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Matthew 6:3-4 meaning...

When Jesus urges us not to let our left hand know what our right hand does, He's not prescribing a literal physical separation of our limbs. Instead, He paints a vivid metaphor for discreet and unostentatious giving. In a practical sense, it's a call to humility and genuine kindness, urging us to perform acts of mercy without seeking personal recognition or applause.

  • The Secret Nature of Mercy:

The phrase "so that your merciful deeds may be in secret" serves as a cornerstone of Jesus' teachings on charity. It's a call to secrecy in the most noble sense—a secrecy not rooted in concealment but in sincerity. This challenges the human tendency to seek attention or praise for acts of goodness. Jesus, in the preceding verses (Matthew 6:1-2), warns against practicing righteousness for public acclaim, setting the stage for a deeper exploration of the heart's posture in giving.

  • Divine Recognition and Open Rewards:

The promise that follows is transformative: "then your Father who sees in secret will reward you openly." Here, Jesus introduces a paradigm shift in understanding success and recognition. The emphasis is not on the fleeting acknowledgment of the world but on the enduring approval of our heavenly Father. The open rewards from God transcend earthly measures of success, and they are bestowed openly—perhaps not immediately visible to the world, but certainly in the eyes of the Divine.

  • Our Heart Motivation in Giving:

As we reflect on these verses, we're compelled to examine the motivations behind our charitable actions. It's an invitation to introspection—Are our acts of kindness rooted in a genuine desire to help, or are they tainted by the allure of public approval? This question echoes the broader biblical theme of the heart as the wellspring of our actions (Proverbs 4:23).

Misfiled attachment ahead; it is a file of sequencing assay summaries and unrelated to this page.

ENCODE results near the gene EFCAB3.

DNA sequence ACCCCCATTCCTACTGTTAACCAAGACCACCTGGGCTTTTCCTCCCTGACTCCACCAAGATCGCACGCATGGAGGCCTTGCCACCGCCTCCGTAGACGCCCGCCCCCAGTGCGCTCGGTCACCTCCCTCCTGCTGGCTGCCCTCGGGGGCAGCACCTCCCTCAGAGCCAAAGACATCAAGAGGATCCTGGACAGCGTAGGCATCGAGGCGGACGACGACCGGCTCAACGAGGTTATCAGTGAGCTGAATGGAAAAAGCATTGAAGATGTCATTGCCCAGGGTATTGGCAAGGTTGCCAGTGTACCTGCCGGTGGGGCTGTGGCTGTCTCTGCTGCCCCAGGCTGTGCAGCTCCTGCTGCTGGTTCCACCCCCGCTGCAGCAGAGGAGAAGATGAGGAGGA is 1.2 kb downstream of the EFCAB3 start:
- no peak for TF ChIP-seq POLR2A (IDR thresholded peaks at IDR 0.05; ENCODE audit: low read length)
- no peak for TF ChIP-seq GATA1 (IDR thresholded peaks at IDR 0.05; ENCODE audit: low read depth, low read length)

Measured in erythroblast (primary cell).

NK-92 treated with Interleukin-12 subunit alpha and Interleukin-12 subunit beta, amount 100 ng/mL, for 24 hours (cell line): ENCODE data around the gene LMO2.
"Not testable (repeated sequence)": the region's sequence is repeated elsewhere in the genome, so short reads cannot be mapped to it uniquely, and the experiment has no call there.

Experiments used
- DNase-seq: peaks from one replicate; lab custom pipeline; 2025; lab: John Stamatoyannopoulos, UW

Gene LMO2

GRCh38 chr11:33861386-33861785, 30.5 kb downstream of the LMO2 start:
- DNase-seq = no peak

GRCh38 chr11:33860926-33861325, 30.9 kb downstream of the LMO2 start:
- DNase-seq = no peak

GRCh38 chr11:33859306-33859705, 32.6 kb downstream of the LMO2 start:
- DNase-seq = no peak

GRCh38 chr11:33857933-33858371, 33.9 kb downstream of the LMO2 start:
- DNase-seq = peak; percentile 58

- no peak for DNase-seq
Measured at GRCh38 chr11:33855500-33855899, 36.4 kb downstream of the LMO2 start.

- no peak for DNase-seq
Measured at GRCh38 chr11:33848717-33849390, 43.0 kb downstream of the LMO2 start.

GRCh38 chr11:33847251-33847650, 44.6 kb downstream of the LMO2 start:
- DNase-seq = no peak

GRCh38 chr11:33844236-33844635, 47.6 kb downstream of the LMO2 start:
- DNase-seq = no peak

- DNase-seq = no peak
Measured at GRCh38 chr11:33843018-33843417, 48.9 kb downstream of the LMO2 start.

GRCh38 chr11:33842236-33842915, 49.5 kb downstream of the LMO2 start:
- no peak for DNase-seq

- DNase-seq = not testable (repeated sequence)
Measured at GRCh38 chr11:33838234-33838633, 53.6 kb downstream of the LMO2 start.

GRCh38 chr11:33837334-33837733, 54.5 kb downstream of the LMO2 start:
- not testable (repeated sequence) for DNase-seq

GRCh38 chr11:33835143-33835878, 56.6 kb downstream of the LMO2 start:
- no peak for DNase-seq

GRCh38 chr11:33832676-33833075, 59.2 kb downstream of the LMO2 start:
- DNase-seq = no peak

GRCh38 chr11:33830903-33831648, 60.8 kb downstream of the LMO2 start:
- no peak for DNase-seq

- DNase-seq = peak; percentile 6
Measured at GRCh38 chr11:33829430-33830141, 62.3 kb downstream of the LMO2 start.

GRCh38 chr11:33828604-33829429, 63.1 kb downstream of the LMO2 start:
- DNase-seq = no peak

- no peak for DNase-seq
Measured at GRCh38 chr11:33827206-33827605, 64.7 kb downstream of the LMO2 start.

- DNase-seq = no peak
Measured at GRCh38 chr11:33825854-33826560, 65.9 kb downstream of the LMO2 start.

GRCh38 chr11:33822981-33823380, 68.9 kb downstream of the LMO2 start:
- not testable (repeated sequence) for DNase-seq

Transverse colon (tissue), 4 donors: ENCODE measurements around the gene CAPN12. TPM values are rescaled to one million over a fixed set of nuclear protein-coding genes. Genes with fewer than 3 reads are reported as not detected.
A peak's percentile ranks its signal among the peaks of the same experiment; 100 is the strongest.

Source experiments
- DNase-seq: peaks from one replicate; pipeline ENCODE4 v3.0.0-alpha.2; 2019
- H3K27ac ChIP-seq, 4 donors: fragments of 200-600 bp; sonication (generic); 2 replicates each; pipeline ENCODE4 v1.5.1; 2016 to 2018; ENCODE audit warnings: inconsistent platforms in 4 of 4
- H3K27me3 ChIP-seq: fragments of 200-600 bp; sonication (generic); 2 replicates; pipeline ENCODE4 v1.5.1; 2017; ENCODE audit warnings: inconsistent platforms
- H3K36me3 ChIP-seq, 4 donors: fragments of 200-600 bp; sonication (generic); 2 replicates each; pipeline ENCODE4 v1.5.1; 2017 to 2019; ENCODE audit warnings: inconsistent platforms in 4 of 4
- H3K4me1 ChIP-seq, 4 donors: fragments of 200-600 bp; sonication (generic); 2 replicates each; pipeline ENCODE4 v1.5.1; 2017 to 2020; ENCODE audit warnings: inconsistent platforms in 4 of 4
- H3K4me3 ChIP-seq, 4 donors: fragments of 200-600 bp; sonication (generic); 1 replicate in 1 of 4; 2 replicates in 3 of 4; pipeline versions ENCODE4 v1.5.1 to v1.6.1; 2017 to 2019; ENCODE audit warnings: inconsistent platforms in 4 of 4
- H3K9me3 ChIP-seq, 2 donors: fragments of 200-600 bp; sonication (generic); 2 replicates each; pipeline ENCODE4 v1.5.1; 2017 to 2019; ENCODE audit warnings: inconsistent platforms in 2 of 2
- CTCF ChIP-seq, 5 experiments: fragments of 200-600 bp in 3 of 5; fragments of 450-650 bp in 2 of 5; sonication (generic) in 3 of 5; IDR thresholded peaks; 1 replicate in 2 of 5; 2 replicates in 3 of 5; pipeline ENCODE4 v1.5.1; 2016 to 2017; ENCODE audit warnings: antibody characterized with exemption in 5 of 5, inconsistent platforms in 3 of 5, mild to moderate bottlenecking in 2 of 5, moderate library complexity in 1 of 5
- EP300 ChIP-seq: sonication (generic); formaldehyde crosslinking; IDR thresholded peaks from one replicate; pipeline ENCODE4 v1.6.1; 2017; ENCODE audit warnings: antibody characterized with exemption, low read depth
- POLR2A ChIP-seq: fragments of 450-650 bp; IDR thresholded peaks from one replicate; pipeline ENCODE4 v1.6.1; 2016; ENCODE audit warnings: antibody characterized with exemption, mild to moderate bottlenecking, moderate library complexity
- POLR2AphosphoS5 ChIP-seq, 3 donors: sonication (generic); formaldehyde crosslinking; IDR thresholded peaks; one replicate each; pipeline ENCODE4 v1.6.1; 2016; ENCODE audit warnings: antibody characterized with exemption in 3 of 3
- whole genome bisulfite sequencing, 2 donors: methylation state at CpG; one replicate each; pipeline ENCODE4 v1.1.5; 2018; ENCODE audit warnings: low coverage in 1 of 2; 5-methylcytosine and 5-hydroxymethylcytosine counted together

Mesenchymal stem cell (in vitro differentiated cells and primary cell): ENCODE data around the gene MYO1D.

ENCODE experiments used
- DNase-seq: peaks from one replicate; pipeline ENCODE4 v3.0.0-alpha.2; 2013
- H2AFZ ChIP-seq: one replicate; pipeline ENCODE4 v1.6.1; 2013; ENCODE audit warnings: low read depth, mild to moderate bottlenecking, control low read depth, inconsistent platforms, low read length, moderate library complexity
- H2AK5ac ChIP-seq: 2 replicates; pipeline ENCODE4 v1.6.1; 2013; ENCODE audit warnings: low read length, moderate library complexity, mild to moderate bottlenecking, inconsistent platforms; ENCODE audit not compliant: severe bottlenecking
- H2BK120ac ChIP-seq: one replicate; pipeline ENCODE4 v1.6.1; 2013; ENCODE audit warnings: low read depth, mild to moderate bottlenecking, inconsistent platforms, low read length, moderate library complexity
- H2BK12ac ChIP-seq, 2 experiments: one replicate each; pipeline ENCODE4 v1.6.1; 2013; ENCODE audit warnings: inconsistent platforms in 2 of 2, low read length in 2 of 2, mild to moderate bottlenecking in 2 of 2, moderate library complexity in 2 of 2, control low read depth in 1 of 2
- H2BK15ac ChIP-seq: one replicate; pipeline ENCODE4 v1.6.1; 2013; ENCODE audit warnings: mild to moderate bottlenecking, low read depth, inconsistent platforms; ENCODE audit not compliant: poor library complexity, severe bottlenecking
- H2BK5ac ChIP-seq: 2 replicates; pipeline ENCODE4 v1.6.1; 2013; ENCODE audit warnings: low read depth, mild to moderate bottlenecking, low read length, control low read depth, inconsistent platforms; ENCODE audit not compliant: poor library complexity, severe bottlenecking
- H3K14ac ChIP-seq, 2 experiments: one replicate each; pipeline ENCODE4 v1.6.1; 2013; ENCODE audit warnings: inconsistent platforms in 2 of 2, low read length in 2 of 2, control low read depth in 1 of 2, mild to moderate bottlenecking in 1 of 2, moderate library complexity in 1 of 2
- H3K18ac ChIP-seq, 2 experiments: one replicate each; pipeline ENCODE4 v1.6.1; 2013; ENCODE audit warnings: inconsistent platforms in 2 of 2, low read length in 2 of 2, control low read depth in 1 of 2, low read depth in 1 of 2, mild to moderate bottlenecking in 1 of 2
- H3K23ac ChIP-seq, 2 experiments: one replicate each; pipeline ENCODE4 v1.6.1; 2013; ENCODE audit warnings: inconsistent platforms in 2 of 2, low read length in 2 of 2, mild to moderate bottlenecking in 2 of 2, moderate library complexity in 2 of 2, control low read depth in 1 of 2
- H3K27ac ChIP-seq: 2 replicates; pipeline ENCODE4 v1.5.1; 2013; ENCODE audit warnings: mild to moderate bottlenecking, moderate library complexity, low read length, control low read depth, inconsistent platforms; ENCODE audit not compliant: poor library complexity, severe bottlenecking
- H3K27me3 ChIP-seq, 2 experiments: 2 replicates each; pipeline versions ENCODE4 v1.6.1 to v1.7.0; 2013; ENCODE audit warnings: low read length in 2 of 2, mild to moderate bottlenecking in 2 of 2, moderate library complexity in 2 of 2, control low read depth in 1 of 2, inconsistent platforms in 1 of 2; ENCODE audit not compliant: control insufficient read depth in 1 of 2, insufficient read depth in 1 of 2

• Humility and Sincerity:

The metaphor of the left hand not knowing what the right hand does encapsulates the essence of humility and sincerity. It discourages the desire for self-glory in acts of mercy. This aligns seamlessly with the apostle Paul's exhortation in Philippians 2:3-4, urging believers to "do nothing through rivalry or through conceit, but in humility, each counting others better than himself," fostering an environment of genuine care for others.

  • Secrecy and Divine Approval:

The call to secrecy in charitable deeds is not a withdrawal from the world but an intimate connection between the giver and God. It's a recognition that, ultimately, our acts of mercy are seen by our heavenly Father. This echoes the sentiments of Psalm 139:1-4, which beautifully expresses that God knows our thoughts and actions intimately, reinforcing the idea that our deeds in secret are not hidden from Him.

  • Open Rewards from God:

The promise of open rewards from God introduces a new dimension of success. It redirects our focus from earthly recognition, which can be fleeting and subjective, to the divine approval that transcends temporal measures. This aligns with the teachings of Jesus elsewhere, such as in Matthew 16:26, where He questions the ultimate value of gaining the whole world at the expense of one's soul.

As we navigate the intricacies of Matthew 6:3-4, we are beckoned into a profound understanding of charity—one that transcends performative acts for public applause. These verses challenge us to recalibrate our perspective, fostering a sincere and humble heart that seeks divine approval. The emphasis on secrecy is not a call to isolation but an invitation to genuine, heartfelt giving that resonates with the eternal affirmation of our heavenly Father.

See also: vs 1& 6

Matthew 6:3-4. “When you do merciful deeds, don’t let your left hand know what your right hand does, so that your merciful deeds may be in secret, then your Father who sees in secret will reward you openly.”


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